“(Interestingly, in the ten years Ross was teamed with Kitchens, she never received star billing or compensation. It was always the Kevin Kitchens Show. ‘You know how it is,’ said Morley. ‘Sometimes you have to leave to change the way you are viewed. [At WRMF] she was viewed as the newsgirl who comments outside the newscast.’ It wasn’t until Ross and Kitchens moved to WEAT-FM in 1995 that she got co-billing and became the second-highest paid radio talent in the market. Kitchens was number one.)”

The WRMF story includes a fictitious woman known as “The Mercedes Lady,” a musical format so tight that they even engineered out a guitar riff in “Easy Like Sunday Morning,” and a list of dos and don’ts that often infuriated the sales staff. Read all about it starting on page 458. Click here to buy the book.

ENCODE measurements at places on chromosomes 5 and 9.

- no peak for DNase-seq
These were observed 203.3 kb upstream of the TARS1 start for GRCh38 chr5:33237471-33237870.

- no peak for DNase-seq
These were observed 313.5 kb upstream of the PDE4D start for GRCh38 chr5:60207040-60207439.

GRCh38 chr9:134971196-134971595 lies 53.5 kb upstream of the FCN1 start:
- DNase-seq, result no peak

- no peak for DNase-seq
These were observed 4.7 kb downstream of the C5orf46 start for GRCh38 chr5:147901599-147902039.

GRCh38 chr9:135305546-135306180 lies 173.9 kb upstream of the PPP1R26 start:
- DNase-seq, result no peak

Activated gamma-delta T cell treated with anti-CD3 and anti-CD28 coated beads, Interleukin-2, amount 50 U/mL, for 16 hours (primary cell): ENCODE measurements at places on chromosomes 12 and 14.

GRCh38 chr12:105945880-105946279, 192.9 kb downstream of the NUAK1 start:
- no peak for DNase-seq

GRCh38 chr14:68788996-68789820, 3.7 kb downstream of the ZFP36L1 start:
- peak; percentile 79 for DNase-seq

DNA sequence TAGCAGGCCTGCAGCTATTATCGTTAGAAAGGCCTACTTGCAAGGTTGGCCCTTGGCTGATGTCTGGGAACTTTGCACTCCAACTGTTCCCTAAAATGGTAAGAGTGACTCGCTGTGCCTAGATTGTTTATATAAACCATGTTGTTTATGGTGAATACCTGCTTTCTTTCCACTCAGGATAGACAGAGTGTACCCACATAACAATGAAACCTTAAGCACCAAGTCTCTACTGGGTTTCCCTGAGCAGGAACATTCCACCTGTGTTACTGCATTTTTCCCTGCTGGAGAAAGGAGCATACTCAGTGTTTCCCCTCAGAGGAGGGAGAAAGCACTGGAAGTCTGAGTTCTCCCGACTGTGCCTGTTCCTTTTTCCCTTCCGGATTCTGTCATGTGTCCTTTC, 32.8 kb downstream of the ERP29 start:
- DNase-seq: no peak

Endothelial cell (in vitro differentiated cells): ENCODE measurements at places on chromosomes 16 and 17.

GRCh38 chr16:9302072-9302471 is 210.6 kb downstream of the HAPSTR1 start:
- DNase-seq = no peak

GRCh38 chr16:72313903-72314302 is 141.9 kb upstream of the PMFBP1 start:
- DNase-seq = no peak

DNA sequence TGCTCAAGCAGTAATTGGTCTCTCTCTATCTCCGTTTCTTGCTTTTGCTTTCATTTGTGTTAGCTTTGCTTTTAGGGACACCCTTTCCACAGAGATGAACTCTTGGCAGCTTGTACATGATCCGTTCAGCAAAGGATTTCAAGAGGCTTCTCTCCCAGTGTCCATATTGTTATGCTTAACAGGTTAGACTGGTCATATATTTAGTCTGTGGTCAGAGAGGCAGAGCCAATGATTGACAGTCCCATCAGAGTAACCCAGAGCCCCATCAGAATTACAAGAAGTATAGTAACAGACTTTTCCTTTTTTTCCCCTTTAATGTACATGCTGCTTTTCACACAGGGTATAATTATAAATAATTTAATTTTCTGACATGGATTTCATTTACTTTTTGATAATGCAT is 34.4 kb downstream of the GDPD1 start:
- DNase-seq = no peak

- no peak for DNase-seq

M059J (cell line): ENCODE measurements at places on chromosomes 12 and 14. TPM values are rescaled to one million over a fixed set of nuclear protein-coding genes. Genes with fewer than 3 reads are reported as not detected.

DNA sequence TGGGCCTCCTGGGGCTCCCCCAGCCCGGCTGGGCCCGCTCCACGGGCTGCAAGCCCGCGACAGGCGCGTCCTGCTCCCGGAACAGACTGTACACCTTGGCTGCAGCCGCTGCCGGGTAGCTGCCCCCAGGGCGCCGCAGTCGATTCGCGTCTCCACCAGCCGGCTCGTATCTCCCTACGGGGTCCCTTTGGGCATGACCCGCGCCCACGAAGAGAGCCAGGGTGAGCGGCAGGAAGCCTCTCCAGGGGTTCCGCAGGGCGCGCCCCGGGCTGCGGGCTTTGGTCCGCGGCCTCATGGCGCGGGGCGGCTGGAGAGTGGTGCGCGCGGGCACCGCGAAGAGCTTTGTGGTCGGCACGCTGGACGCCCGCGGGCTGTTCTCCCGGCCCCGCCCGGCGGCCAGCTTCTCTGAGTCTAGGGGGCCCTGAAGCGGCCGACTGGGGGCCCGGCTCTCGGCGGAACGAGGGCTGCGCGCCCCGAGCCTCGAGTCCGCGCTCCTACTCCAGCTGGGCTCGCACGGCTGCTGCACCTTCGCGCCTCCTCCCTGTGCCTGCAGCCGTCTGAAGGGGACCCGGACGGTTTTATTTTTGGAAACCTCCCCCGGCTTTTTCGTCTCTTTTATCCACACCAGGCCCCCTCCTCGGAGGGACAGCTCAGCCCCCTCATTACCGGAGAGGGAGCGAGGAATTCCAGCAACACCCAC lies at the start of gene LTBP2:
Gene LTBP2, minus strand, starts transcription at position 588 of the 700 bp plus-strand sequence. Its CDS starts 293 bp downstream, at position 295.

“Can’t you just shoot the touchdowns?”

orange-bowl-500-wide
In the days before videotape, television news and sports reporters and photographers relied on 16mm, no sound, black and white film cameras to bring the action to viewers at home. Once a reel of film was exposed, it was finished, couldn’t be reused.
Managing use of film wasn’t too difficult for most stories, but when it came to covering live sporting events it became a challenge.
kinnaird-copy
That was the dilemma facing WPTV Channel 5’s flamboyant sports director, Buck Kinnaird, especially when the Miami Dolphins started playing in the Orange Bowl in 1966. The film used by the West Palm Beach station’s news and sports departments was charged to the engineering department, managed at the time by a cost conscious chief engineer named Lew Evenden.